It's a selfish, selfish trip.
Departure and destination are two of the few controls in this experiment.
Barbecue tasting with the number one barbecue connoisseur in the world (of this blog).
There will be barbecue points and deductions.
1) Does the establishment have a loose meat sandwich in the form of a chopped pork?
2) Does the sandwich include a sauce and a slaw within it?
3) The sauce. How original is it? Do we taste the vinegar? What is the sweet? Level of spice and in where in the mouth does it cling? The amount of smoke allowed through from the meat is crucial here, but not as critical as the question of is more sauce available and do we want to dip our sandwich in it?
4) How fine is the cabbage? Can you taste the onion? Is it crisp against a warm bread, lightly toasted? Give us soggy bread, and we won't complain but you've already been eliminated.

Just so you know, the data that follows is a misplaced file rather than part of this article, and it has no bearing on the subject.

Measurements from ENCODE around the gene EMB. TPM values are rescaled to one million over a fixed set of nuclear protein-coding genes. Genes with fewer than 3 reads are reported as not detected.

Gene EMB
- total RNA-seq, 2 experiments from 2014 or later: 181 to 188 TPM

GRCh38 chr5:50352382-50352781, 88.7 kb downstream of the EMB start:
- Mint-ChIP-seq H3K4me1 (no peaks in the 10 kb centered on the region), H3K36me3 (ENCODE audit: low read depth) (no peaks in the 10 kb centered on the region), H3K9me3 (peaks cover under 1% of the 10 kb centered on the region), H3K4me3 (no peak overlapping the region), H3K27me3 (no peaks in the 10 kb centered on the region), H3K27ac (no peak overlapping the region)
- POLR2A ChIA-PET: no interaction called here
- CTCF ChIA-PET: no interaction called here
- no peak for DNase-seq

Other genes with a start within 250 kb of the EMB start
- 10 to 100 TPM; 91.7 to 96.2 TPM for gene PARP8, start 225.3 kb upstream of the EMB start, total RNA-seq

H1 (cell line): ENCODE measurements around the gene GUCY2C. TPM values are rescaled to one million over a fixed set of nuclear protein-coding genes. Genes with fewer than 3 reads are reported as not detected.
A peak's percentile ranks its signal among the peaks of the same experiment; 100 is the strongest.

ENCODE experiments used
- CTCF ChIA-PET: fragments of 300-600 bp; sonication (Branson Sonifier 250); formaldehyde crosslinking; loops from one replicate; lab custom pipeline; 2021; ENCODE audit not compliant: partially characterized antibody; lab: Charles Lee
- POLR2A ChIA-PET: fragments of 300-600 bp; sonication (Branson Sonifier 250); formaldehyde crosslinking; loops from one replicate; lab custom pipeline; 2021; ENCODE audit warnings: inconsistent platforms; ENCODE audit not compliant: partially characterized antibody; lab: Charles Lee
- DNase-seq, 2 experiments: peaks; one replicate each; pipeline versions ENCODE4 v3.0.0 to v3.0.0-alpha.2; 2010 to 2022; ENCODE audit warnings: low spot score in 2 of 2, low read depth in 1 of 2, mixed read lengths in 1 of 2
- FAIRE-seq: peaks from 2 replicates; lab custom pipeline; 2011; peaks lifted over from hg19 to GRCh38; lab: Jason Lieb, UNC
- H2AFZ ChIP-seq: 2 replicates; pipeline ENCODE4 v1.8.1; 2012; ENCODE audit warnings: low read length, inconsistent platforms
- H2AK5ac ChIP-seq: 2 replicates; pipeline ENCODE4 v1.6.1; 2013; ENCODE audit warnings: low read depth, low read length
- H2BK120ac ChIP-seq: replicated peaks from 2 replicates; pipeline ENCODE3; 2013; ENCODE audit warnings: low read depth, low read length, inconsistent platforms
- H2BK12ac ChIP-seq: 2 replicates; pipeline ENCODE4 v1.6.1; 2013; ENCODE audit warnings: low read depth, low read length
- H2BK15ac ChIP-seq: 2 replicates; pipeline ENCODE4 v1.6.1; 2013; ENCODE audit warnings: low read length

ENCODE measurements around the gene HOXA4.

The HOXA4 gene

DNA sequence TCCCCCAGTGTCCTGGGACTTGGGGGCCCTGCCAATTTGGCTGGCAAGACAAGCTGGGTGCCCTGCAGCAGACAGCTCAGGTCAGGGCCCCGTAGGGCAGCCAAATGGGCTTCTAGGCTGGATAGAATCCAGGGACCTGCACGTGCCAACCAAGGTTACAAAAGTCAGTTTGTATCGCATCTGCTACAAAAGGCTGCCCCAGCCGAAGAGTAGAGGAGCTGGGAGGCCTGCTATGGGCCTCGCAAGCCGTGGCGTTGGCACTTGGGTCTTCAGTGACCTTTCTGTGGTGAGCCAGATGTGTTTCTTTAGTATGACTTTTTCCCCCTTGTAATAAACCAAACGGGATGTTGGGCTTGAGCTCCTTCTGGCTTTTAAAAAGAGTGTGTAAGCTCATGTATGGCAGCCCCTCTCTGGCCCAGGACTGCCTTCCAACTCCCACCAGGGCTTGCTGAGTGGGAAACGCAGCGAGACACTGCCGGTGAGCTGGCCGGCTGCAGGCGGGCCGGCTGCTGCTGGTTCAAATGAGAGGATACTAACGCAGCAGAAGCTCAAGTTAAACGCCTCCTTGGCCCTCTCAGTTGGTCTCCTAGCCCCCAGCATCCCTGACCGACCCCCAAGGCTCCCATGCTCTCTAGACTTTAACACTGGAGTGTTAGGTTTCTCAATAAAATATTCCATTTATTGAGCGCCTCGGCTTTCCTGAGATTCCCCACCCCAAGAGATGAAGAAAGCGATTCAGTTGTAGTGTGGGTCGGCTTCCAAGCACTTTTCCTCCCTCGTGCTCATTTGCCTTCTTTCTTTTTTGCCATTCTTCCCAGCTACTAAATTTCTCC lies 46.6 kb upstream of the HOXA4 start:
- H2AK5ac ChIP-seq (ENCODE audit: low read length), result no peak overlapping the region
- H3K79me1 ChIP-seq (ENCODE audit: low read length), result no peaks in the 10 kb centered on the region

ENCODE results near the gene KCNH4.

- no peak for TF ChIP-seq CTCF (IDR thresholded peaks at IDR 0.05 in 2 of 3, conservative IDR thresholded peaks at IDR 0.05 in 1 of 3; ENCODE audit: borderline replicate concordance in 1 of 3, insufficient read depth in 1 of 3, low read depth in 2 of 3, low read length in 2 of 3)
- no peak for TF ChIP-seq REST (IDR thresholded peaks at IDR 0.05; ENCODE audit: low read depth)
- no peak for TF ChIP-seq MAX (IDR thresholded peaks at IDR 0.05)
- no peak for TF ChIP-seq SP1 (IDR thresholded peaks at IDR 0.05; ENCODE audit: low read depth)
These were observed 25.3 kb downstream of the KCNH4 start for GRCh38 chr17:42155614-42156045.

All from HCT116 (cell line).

5) How likely is it that someone would call this place a dive? Dark or well lit?
6) Do you feel a history here?
I do realize that I am judging all barbecue joints against a particular one.
He calls and agrees. Most all that he has tasted is compared to what he ate growing up near Memphis.
The call comes through with surprising clarity after a five hour hike into a national forest. The only people he saw today were a couple of guys fishing on a lake. The water filtration system is new, and he's impressed with how it works. Yes, he has thought about the business against a steady sound of frogs and crickets. Air conditioning or a fan would be nice, and, of course, he knows to stay hydrated in a swelter.
He will be fine, he assures me. I have no choice but to believe him.
Sometimes, tonight especially, I get the feeling he's so much more of a writer than I could ever want to be.
Today I am grateful to be able to hear his story and travel with him.